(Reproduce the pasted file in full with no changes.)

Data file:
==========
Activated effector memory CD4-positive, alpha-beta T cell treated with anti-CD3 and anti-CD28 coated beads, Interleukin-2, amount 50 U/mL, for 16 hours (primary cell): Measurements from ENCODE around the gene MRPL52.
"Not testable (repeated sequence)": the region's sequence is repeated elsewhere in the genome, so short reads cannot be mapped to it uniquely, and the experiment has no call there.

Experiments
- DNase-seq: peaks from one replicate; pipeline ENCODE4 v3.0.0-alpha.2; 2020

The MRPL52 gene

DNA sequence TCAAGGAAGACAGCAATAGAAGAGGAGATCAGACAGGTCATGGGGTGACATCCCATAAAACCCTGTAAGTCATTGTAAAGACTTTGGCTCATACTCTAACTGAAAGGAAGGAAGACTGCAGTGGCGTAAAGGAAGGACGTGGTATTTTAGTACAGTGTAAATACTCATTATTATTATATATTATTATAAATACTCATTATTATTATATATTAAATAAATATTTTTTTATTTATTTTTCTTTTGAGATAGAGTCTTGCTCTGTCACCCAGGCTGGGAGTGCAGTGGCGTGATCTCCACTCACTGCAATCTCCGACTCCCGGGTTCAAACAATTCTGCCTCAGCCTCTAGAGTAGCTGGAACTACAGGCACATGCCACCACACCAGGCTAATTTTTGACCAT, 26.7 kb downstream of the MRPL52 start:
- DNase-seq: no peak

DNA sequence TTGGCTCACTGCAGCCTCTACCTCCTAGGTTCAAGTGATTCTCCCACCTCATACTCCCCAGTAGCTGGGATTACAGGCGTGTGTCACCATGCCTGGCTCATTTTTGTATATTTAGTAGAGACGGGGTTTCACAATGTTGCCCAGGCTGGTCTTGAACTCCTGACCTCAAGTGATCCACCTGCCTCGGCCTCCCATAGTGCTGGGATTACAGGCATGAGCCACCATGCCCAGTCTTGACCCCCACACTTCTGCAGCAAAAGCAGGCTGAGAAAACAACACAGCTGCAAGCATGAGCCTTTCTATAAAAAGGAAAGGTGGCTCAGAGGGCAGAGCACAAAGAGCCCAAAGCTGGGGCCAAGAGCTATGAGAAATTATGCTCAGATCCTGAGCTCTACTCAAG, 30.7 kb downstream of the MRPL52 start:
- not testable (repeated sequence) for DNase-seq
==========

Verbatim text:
Activated effector memory CD4-positive, alpha-beta T cell treated with anti-CD3 and anti-CD28 coated beads, Interleukin-2, amount 50 U/mL, for 16 hours (primary cell): Measurements from ENCODE around the gene MRPL52.
"Not testable (repeated sequence)": the region's sequence is repeated elsewhere in the genome, so short reads cannot be mapped to it uniquely, and the experiment has no call there.

Experiments
- DNase-seq: peaks from one replicate; pipeline ENCODE4 v3.0.0-alpha.2; 2020

The MRPL52 gene

DNA sequence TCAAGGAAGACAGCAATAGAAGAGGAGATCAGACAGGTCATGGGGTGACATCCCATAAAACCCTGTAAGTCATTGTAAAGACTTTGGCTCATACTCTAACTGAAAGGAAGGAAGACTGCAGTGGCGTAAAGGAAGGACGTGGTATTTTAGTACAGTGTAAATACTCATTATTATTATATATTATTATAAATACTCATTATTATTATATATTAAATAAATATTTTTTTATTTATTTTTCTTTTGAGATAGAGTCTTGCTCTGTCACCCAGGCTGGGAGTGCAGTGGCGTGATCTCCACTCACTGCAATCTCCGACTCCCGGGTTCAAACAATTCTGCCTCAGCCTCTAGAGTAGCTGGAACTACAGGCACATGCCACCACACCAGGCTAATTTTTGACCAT, 26.7 kb downstream of the MRPL52 start:
- DNase-seq: no peak

DNA sequence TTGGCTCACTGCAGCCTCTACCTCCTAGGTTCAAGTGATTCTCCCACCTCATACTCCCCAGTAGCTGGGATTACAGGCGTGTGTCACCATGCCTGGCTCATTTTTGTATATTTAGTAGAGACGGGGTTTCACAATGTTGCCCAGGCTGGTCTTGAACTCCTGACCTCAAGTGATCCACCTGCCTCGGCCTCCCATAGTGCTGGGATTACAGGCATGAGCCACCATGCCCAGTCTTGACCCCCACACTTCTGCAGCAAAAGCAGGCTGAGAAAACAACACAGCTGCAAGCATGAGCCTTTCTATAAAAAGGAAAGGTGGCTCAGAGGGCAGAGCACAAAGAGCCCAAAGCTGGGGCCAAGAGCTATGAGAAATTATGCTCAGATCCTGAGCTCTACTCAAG, 30.7 kb downstream of the MRPL52 start:
- not testable (repeated sequence) for DNase-seq